Trying to get out of toe clips at a light? Geez, I've been riding toe clips on ALL my bikes for over 35 years and never once had an issue at a light...and funny thing about, all my old buds I use to train and race with didn't either as did anyone else that used toe clips back in the day. And someone seen "numerous" riders fall over trying to get out of toe clips? Where the hell to you live? in Clutsville? In my over 35 years of riding I've never seen numerous fall overs in fact barely a handful!

    And your only a ankle twist away from release with clipless? Well gee your only a foot lift away from release with toe clips! Only in track racing does one cinch down the straps so tight to eliminate any possibility of having a foot pull out of the pedal thus if you were track racing and came to a stop light your not going to get your foot out...but then again your not going to be able to stop because there are no brakes on a track bike anyways...but there are no stop lights on a track thus no issues with either problem.

    Also with toe clips you CAN wear any shoe you want from a racing shoe designed for toe clips of course, to tennis shoes, to sandals, to work shoes, or dress shoes if you have to, without adding on any silly plastic part to make it work.

    I didn't say all the above because I think strap and clips are the way to go even though that's what I use, I was just debunking all the myths here.

    By the way, no one mentioned that with clipless you have slight better corning clearance.
     
  10. CdnRider

    CdnRider New Member

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    Well gee your only a foot lift away from release with toe clips......??? then a hand off the handlebars....to reach down and release the strap. which one is safer? Then getting back into them?? again...nowhere near as simple and quick as clipless. Again...this is MY opinion and from MY experiences on both clips and clipless! It's not even close.

    i'm not knocking those of you who are still on toeclips. to each his/her own. but there HAS to be a reason or 2 as to why the majority of serious cyclists are riding clipless now.

    I TOO used to ride on clips. Actually still have them on my casual mtn bike. for bumming around casually.

    To the poster above. You state that you've been riding on clips for 35yrs on ALL your bikes.
    Have you ever tried clipless??? for an extended period? not just a 5min demo. I know i was sold from my first set which were 'POS' SAMPSONS....back in the mid 80s.
     
  11. Yojimbo_

    Yojimbo_ Well-Known Member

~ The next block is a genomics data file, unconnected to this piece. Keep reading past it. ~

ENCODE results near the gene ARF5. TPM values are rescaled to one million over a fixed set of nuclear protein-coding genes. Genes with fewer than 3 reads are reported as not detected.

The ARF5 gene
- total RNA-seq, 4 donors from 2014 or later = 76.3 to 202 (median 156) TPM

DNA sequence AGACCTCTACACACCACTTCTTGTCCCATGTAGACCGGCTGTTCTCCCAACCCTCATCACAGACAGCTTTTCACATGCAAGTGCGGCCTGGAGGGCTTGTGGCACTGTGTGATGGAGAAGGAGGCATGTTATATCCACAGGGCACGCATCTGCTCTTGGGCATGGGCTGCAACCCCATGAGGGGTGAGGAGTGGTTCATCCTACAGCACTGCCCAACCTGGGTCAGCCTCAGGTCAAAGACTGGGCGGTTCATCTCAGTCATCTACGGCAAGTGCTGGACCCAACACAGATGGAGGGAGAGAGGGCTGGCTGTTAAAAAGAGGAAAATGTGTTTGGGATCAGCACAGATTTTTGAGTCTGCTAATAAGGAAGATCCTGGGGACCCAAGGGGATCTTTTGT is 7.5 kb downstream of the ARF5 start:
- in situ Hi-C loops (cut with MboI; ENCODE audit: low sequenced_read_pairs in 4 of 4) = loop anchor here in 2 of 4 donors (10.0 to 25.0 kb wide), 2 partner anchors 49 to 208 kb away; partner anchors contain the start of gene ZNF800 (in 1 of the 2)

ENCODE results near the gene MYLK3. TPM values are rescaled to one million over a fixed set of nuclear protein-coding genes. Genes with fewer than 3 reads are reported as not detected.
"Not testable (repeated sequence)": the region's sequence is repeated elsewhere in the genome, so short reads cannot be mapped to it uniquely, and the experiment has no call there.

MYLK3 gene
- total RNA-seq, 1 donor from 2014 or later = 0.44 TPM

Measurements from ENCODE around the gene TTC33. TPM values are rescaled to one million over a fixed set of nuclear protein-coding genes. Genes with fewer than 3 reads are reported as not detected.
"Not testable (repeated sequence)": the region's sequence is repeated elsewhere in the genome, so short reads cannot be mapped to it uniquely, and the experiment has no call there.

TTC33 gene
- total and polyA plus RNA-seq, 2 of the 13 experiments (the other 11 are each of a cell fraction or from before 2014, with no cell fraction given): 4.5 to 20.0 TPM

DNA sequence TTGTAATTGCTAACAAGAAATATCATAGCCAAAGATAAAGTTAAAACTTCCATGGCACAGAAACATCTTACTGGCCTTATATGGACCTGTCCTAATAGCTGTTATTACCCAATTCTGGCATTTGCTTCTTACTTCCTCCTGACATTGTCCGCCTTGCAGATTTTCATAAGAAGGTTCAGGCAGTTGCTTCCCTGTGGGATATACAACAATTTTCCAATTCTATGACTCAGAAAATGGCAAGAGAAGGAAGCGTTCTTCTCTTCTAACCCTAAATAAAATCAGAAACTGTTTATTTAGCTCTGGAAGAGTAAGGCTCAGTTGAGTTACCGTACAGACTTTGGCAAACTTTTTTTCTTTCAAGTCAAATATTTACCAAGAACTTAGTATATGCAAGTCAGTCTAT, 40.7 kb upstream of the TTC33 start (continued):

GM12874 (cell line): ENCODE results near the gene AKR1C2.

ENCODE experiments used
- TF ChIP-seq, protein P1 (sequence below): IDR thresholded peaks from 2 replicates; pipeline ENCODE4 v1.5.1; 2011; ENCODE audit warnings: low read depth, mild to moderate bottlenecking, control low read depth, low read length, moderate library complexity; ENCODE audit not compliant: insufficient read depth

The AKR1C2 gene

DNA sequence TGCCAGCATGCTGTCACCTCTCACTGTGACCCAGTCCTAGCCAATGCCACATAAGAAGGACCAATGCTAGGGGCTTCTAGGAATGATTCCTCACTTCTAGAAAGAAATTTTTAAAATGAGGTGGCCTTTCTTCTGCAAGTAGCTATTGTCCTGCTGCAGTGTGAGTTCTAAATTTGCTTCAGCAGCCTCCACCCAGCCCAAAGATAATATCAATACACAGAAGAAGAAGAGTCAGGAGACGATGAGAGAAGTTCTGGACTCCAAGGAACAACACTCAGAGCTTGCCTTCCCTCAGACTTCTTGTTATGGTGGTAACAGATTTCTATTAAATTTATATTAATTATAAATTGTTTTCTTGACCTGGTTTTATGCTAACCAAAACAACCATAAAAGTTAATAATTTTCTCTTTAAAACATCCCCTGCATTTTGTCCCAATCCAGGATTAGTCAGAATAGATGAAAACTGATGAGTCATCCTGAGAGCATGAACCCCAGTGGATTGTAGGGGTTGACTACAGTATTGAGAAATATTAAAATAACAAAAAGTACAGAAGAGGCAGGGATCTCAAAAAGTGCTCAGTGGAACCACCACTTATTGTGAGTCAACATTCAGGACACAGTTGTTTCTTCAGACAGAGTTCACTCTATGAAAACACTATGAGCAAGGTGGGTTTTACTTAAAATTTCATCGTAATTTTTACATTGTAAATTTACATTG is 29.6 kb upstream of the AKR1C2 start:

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    You might want to read again what the previous poster said about cinching the straps tight.

    I have both - clipless on my road bikes and toe clips on my hybrid commuting bike. I have no problems getting in or out of the toe clips - no reaching and I usually don't have to look down either. I think the toe clips are a little easier than the clipless actually, which I suppose is why I have them on my commuting bike.
     
  12. Pertanga

    Pertanga New Member

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    I just bought Mountain bike SPD pedals/shoes. They look okay for general walking about and you're not sliding about on the over exposed cleats (have road pedals changed that much over the years?). I haven't tried road specific pedals, never been keen after seen my dad slip on his butt 3 times...

    Oh and yes be prepared to fall off at least once when you first get them, everyone does the left knee to ground dive. I was lucky and did it out of sight of anyway.
     
  13. meowcatz

    meowcatz New Member

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    Check out ebay. There are tons of shimano pedals (new) for $50 with cleats.
     
  14. Froze

    Froze Well-Known Member

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    Again false info. If you have the right shoes with the cleat on the bottom you DO NOT have to reach down and release the strap (or tighten it upon reentry). Releasing the strap is only if you are track racing and you want to be sure your foot will not come out of the pedal under extreme power...OR...if your using a shoe that does not have the cleat with the slot for clipping onto the pedal cage then you would have to cinch the strap tight to prevent the foot from coming out. Cinching a strap on long rides will cut the circulation off to your feet. I use to ride in the mountains of So. California and never had an issue with my foot coming out a pedal and yet still have it adjusted properly so I could get out fast; and as you should know mountain riding requires a great deal of power.

    I can get back into my straps WITHOUT having to loosen them or tighten them usually takes me about a second. When you come to stop you only need to remove one foot, the other stays in place thus the second to get back in.

    And yes I do have a set of clipless pedals and shoes that came with the Mercian, and rode it that way for while; but that system is not well suited for touring so I bought a set of cage pedals with straps and clips for it.

    I didn't say they were bad, in fact if you reread my post I thought they were good, I was just debunking the myths of clips and straps.
     
  15. Brittanyboy

    Brittanyboy New Member